Security in the cloud

An Initial Introduction to

Security in the Cloud

An Initial Introduction to Security in the Cloud

The reason there has been a huge shift to cloud is that it’s a lot simpler than on-premises in many different ways. With the cloud, there’s no hardware, and no need for around the clock monitoring. Cloud computing enables organizations to outsource data, applications or IT infrastructures and eliminates the need to operate their own servers and IT environments. But, at the same time, additional security risks arise due to the shared cloud environments, the services accessible via the public Internet, a possible loss of confidentiality, integrity and availability of data in the cloud environment.

Data protection is the key piece when speaking about cloud security especially when data is moved to a public or hybrid cloud and this task can no longer be strictly assigned to either the organization as the “data owner” or the cloud provider as “data host”. When using cloud services, customers are always at risk from the lack of separation of customer instances which can allow unauthorized individuals to view or manipulate third-party data because there is usually no physical separation of the instances in the cloud.

For example, due to legal regulations it may be necessary to delete data securely. In a cloud environment – where data, applications and the IT infrastructure is hosted by an external cloud provider – there might arise the risk that data will be deleted inadequately or incompletely. Since it’s hard for a company to track the location of the data storage the deletion process might not be transparent and thus, not fully understandable. Even after cancelling a cloud service, you cannot rely on the successful deletion of all data.

Securing Your Cloud Services and Cloud Environment

Cloud security is about securing your cloud services and your data hosted in cloud environments, and comprises a multitude of individual measures that protect against risks such as data loss, service failure or unauthorized access while using cloud services. A consistent implementation of cloud security will minimize the risk of failures, data loss, hacker attacks or unauthorized access to data by considering:

  • the access to the data
  • the physical security of the data center
  • the logical security of the servers
  • the security of the network structures and access
  • the security of the platform and the applications
  • Data security
  • the secure management of keys and access codes

How You Can Proactively Close Cloud Security Gaps

Apart from the security activities, your cloud provider should ensure there are a couple of things you can undertake yourself to keep your cloud data secure:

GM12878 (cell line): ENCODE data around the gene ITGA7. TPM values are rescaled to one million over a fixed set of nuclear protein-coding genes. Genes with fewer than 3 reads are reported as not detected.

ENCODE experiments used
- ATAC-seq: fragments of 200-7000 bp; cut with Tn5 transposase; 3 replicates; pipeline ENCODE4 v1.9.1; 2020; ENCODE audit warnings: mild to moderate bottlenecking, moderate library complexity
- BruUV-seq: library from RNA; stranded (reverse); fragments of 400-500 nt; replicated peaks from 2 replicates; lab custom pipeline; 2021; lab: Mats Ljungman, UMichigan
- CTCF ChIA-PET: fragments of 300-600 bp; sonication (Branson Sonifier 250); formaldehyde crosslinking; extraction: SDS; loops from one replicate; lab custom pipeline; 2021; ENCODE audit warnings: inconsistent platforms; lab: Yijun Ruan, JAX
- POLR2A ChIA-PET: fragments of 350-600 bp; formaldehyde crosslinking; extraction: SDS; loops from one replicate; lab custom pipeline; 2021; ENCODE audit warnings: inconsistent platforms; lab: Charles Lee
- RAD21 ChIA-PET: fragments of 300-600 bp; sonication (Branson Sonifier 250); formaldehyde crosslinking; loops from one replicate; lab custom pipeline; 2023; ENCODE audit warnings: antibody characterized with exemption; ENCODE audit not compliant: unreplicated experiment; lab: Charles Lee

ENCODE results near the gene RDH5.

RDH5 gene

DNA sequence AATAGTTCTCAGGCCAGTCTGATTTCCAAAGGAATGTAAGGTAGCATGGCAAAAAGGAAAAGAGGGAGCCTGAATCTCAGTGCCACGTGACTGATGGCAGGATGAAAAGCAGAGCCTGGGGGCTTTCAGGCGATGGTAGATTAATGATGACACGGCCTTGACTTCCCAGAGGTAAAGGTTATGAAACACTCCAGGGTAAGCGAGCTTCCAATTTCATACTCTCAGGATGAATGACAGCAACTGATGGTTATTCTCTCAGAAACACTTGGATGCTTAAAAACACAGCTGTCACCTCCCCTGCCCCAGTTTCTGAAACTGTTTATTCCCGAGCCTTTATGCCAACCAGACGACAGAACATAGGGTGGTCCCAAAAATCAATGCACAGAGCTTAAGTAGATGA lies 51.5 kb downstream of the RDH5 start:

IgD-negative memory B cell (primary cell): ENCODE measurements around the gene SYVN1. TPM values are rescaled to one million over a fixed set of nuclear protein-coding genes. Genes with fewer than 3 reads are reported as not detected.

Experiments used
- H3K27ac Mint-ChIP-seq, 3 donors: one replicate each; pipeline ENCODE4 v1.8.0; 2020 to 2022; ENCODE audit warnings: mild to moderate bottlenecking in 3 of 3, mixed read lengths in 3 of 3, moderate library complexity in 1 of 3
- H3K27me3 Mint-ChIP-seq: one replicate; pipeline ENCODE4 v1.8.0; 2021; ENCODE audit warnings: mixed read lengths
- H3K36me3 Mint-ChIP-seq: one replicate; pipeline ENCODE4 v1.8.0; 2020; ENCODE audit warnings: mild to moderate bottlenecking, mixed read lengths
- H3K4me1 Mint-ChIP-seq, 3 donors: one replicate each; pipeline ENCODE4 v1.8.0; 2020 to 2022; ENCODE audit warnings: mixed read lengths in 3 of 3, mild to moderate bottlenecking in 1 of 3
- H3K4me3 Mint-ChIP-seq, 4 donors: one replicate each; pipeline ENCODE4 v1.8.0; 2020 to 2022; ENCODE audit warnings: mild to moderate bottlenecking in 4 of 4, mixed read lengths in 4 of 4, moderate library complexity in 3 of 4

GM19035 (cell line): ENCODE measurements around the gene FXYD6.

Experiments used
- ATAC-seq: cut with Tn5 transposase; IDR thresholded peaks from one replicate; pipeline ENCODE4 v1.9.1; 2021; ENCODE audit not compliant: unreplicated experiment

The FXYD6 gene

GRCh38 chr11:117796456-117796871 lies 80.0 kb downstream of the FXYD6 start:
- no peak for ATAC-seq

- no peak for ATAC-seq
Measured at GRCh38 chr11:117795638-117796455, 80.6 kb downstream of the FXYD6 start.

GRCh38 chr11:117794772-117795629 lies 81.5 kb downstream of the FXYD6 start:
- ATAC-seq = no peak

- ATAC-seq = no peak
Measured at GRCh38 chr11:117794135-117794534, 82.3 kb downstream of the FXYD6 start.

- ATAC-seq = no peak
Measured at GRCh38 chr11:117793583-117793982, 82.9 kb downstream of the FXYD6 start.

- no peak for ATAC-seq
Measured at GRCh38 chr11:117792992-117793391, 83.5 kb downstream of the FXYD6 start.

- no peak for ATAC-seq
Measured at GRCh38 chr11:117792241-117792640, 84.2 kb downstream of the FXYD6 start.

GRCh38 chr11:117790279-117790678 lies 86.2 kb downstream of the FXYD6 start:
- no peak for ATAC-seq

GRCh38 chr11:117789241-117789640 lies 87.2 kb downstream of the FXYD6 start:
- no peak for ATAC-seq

• Encryption: First, make sure the data you upload to the cloud is stored only on encrypted media. Secondly you should ensure that it is encrypted and cannot be decrypted by unauthorized persons, including your cloud provider. Keep your encryption keys in-house to avoid unauthorized access. Thirdly, ensure data protection during transport (e.g. via HTTPS connections), especially if the cloud is accessed via insecure or public networks.
  • Endpoints: All devices that can access your cloud must be secure. Infected devices, for instance, will provide hackers access to your data even if servers and transmission paths are secured.
  • Authentication: Only employees who really need the data for their daily work should have access to the cloud. This requires a secure authentication process but better would be a two-factor authentication with a password and a security token. Password-only security policies are outdated since data is constantly breached. Also, ensure a strong Identity and Access Management (IAM) is in place so users only get the rights for the data sections they need and administration rights should be limited.
  • Data Backup: Make sure you always have an additional backup system in place, regardless of storing files or data bases. Data backup and storage in the cloud is often limited in time by the cloud providers. Additional backup solutions like BackupSimple can help you to always stay in control of your data.
  • Monitoring: An early-warning system and consistent monitoring helps you to recognize security gaps and incidents before they really damage your company.

Working with a cloud services provider provides a huge boost to your bottom line because infrastructure costs are no longer capitalized. On-premises security takes a lot of manual work which can tie up precious resources on activities not leading to business growth. Whichever cloud solution or platform you choose, they should be taking over those more administrative tasks and providing you with security that is perfectly tailored to your organization. Which, at the end of the day, is more reliable than an on-premise solution.

Let Us Assist You On Your Cloud Journey

If your organization uses Microsoft Azure or AWS, you should be looking for a cloud security solution that knows exactly how to build out your strategy. We have multiple years of cloud experience, so we know the product suite inside and out. This way, you’ll be able to lower your cloud spend and optimize your workload as securely as possible. Then you can put the focus back on yourselves through improved scalability, lower IT costs, and even more innovation.

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Bala Sathunathan

Bala Sethunathan

Director, Security Practice & CISO


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